This section is from the book "Animal Physiology: The Structure And Functions Of The Human Body", by John Cleland. Also available from Amazon: Animal Physiology, the Structure and Functions of the Human Body.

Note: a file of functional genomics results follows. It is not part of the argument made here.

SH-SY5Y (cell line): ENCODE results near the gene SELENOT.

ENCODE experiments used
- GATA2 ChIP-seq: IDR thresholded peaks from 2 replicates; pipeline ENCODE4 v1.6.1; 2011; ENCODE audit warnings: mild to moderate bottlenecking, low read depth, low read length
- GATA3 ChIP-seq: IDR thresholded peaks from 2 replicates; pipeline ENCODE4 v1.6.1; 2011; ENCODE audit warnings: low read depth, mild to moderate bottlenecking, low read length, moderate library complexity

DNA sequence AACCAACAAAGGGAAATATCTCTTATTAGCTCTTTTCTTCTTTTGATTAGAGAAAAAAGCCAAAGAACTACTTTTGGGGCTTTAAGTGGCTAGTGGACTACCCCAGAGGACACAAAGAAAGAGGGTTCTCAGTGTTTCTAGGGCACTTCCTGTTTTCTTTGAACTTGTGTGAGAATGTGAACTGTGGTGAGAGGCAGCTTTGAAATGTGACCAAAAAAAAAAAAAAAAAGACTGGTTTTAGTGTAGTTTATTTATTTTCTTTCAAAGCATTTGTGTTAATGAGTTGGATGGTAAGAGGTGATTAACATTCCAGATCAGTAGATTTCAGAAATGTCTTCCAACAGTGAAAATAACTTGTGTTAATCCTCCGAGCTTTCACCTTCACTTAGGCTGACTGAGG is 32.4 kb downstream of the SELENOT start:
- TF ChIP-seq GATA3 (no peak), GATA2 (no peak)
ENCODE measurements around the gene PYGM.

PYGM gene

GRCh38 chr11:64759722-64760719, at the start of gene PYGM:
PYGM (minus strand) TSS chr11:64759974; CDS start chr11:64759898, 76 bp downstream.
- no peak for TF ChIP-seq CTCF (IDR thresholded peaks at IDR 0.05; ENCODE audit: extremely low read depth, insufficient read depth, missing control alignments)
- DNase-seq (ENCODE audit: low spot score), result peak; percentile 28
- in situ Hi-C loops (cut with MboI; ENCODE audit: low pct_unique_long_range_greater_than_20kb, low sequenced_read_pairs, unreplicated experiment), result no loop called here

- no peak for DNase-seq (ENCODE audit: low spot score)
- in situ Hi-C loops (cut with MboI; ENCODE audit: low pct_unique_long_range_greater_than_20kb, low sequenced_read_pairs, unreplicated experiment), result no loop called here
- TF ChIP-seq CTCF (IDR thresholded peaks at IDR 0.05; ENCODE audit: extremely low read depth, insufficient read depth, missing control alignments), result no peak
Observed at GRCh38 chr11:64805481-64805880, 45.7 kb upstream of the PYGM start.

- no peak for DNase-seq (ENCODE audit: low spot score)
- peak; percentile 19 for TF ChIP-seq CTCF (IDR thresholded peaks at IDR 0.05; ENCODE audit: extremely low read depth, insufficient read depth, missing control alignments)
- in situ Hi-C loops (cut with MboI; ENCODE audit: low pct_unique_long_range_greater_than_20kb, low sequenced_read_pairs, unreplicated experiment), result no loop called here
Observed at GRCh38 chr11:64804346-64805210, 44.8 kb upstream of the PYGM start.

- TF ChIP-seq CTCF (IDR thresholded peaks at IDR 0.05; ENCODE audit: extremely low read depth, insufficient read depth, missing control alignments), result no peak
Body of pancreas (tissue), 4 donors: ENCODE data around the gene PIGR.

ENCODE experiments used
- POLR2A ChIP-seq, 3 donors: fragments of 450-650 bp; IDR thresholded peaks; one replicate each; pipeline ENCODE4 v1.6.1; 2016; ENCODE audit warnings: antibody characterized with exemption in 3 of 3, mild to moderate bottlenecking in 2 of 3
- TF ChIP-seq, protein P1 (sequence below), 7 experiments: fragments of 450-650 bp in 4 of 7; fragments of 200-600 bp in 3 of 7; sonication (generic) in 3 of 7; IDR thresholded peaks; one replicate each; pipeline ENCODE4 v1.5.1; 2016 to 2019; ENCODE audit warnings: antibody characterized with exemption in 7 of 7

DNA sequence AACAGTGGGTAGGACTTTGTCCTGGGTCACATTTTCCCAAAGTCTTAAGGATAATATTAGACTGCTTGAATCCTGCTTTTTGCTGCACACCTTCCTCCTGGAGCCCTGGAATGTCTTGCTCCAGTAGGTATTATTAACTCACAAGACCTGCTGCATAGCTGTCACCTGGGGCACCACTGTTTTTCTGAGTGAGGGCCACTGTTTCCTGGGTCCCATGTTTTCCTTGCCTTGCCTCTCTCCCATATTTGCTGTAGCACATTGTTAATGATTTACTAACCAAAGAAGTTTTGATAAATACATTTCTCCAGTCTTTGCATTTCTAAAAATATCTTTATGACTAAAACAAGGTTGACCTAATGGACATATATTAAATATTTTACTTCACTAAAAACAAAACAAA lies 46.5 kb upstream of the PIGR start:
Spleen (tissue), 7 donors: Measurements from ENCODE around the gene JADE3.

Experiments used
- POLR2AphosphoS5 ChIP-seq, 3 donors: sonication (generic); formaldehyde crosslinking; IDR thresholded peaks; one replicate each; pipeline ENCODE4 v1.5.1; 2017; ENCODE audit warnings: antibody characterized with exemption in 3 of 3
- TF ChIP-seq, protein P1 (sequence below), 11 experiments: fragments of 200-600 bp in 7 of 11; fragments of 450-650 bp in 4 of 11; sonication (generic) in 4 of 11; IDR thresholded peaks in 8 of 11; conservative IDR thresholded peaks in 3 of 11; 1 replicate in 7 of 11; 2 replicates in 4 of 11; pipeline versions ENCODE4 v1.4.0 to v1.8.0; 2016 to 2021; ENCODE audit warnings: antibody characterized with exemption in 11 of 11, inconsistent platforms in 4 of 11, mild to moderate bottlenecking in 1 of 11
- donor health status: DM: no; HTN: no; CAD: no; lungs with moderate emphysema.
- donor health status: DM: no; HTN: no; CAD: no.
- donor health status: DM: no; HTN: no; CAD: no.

The Laws Which Regulate The Colours Of The Ocular Spectra, above alluded to, are curious, and not so easily explained as we are often asked to believe. If a brightly-coloured object on a white ground be steadily gazed at, on looking away from it to the surface on which it lies, or, still better, looking to a dark surface, or shutting the eyes, the image of the object remains before the sight, in the complementary colour—that is to say, in the colour which, added to that of the object gazed on, would make white light. If the object be red. the spectrum will be green, and if the object be blue, there will be an orange spectrum; and the explanation commonly given is, that the part of the retina on which the coloured rays have fallen becomes by exhaustion less affected by the rays of the same colour in the light around, while it is affected by all the colours entering into white light. The following circumstances, however, show that explanation to be insufficient:— 1. The brightest complementary-coloured spectrum is obtained by shutting the eyes, or looking into total darkness. 2. While continuing to gaze on the coloured object, a ring of light more brilliant than the surrounding surface makes its appearance round about, and the spectrum seen on the white surface is of the same shade as that ring of light. 3. If the object gazed at be on a dark ground, the ring about it will be, not one of light, but of greater darkness; and the spectrum, if cast on that ground, will be of the same shade. 4. If a very brilliant spectrum be obtained, its colour can be temporarily changed by pressure on the shut eyes, and will again return.